Date: November 20, 1998
Creator: Mailhiot, C.; Pepper, D.; Lindle, D. & Nicol, M.
Partner: UNT Libraries Government Documents Department

The elliptical multipole wiggler project

Description: The elliptical multipole wiggler (EMW) has been designed, constructed, and installed in the X13 straight section of the NSLS X-ray Ring. The EMW generates circularly polarized photons in the energy range of 0.1-10 keV with AC modulation of polarization helicity. The vertical magnetic field of 0.8 T is produced by a hybrid permanent magnet structure with a period of 16 cm. The horizontal magnetic field of 0.22 T is generated by an electromagnet, the core of which is fabricated from laminated iron to operate with a switching frequency up to 100 Hz. There are dynamic compensation trim magnets at the wiggler ends to control the first and second field integrals with very high accuracy throughout the AC cycle. The residual closed orbit motion due to the electromagnet AC operation is discussed.
Date: June 1, 1995
Creator: Gluskin, E.; Frachon, D. & Ivanov, P.M.
Partner: UNT Libraries Government Documents Department

Paraxial expansion of a static magnetic field in a ring accelerator

Description: In the paraxial approximation, trajectories of beam particles in a ring accelerator are computed expanded in powers of lateral displacements and slopes from a closed reference orbit. To do this, one needs first the expanded expressions of the magnetic field and potentials producing the particle motion. This is derived here in a most general form.
Date: June 1, 1995
Creator: Teng, L.C.
Partner: UNT Libraries Government Documents Department

High velocity impact experiment (HVIE)

Description: The HVIE space project was conceived as a way to measure the absolute EOS for approximately 10 materials at pressures up to {approximately}30 Mb with order-of-magnitude higher accuracy than obtainable in any comparable experiment conducted on earth. The experiment configuration is such that each of the 10 materials interacts with all of the others thereby producing one-hundred independent, simultaneous EOS experiments The materials will be selected to provide critical information to weapons designers, National Ignition Facility target designers and planetary and geophysical scientists. In addition, HVIE will provide important scientific information to other communities, including the Ballistic Missile Defense Organization and the lethality and vulnerability community. The basic HVIE concept is to place two probes in counter rotating, highly elliptical orbits and collide them at high velocity (20 km/s) at 100 km altitude above the earth. The low altitude of the experiment will provide quick debris strip-out of orbit due to atmospheric drag. The preliminary conceptual evaluation of the HVIE has found no show stoppers. The design has been very easy to keep within the lift capabilities of commonly available rides to low earth orbit including the space shuttle. The cost of approximately 69 million dollars for 100 EOS experiment that will yield the much needed high accuracy, absolute measurement data is a bargain!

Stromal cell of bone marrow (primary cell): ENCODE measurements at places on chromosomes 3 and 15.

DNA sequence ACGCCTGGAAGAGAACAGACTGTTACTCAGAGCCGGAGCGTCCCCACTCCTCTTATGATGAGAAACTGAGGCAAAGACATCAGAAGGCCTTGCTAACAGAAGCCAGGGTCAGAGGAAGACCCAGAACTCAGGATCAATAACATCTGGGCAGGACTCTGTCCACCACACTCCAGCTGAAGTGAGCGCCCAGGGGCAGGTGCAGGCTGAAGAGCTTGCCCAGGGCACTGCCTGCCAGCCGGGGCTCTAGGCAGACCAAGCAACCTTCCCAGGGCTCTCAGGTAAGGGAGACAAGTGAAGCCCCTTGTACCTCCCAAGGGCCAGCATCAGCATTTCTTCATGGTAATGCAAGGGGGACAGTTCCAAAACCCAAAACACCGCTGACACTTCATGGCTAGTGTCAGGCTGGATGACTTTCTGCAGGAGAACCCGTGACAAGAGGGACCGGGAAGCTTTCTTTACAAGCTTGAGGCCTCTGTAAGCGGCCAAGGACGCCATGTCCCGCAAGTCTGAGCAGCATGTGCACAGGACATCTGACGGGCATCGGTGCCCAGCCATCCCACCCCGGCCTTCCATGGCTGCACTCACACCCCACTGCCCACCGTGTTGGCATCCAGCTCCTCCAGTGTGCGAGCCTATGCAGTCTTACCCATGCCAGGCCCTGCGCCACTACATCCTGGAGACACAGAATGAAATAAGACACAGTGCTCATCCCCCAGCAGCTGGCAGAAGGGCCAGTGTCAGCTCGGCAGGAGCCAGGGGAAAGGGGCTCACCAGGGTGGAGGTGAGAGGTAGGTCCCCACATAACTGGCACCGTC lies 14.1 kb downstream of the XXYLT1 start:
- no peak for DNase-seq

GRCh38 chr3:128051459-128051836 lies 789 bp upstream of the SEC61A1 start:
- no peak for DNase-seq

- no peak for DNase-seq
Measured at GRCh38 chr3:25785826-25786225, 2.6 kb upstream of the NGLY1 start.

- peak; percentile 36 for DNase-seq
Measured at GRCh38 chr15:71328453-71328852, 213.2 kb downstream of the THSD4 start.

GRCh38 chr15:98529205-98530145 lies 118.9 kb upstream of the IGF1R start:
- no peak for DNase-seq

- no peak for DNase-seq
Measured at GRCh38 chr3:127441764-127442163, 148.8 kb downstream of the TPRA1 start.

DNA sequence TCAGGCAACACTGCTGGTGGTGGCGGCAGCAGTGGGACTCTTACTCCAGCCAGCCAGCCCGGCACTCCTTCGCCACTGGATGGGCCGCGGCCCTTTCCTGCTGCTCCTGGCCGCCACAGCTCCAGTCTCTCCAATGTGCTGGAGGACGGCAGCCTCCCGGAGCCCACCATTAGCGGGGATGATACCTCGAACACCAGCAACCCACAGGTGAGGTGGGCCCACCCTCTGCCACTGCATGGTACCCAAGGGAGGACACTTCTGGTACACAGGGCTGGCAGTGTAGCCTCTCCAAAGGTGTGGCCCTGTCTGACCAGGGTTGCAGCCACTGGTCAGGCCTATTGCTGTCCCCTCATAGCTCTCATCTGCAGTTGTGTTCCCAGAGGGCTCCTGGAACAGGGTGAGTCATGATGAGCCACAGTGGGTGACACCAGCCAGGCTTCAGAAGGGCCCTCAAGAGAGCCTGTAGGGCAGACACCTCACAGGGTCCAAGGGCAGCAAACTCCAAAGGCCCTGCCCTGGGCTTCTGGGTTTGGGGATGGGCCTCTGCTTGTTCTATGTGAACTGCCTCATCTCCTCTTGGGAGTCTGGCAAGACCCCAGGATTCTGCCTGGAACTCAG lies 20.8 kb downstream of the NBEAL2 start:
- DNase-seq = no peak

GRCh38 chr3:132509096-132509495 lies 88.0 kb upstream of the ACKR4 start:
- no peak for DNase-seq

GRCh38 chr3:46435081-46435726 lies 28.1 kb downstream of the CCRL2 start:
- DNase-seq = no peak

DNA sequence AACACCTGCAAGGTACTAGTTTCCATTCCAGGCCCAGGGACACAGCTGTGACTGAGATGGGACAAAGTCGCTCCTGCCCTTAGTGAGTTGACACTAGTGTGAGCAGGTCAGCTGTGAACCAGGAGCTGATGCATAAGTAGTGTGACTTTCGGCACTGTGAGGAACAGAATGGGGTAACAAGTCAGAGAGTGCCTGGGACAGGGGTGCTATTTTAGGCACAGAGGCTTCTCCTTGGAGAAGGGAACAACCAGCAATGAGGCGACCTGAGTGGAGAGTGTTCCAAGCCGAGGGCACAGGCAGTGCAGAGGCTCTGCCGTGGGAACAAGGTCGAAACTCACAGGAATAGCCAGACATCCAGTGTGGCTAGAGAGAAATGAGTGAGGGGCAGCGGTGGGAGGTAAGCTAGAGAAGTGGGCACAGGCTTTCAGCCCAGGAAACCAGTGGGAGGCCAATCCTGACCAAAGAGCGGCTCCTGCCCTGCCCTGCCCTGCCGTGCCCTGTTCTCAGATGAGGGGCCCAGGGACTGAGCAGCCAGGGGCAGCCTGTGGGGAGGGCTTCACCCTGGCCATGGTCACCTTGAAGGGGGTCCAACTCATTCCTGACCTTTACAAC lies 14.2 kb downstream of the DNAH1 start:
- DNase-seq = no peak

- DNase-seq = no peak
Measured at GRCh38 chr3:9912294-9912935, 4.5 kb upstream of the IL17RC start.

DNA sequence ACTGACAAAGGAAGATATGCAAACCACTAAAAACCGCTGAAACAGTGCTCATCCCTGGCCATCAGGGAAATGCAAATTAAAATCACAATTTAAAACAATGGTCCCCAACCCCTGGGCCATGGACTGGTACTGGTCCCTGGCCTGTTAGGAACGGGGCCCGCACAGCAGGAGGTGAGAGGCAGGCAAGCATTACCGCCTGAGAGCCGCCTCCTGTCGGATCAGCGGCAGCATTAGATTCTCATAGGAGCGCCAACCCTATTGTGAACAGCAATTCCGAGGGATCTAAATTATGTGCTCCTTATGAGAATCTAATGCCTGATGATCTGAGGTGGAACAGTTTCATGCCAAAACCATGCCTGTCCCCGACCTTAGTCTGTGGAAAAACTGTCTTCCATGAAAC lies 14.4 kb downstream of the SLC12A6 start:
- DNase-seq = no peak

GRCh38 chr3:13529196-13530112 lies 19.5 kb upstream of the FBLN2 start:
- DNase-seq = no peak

Date: February 1, 1998
Creator: Toor, A.; Donich, T. & Carter, P.
Partner: UNT Libraries Government Documents Department

Global orbit feedback utilizing analog and digital technologies

Description: At the NSLS, an analog global orbit feedback system is used in regular operations, and a digital global orbit feedback system is available in machine physics studies on the X-Ray Ring. Here, the authors discuss the relative merits of utilizing analog and digital technology in orbit feedback. Results of experiments are reported characterizing the performance of the analog and digital systems when operated individually or together. They give their thoughts on plans for future development of the orbit feedback systems at the NSLS.
Date: July 1997
Creator: Singh, O.; Tang, Y.; Ramamoorthy, S.; Krinsky, S. & Yu, L. H.
Partner: UNT Libraries Government Documents Department

Fast ion orbits in spherical tokamaks

Description: In a spherical tokamak, the 1/R variation of the toroidal field is extreme, and for a given value of the safety factor a relatively low average toroidal field can be used, together with large plasma current and large plasma minor radius and elongation. The poloidal and toroidal fields are then of similar size. In consequence, the orbits of fast ions depart considerably from the guiding center orbits because of gyromotion in the small magnetic fields in the low field side.
Date: July 20, 1995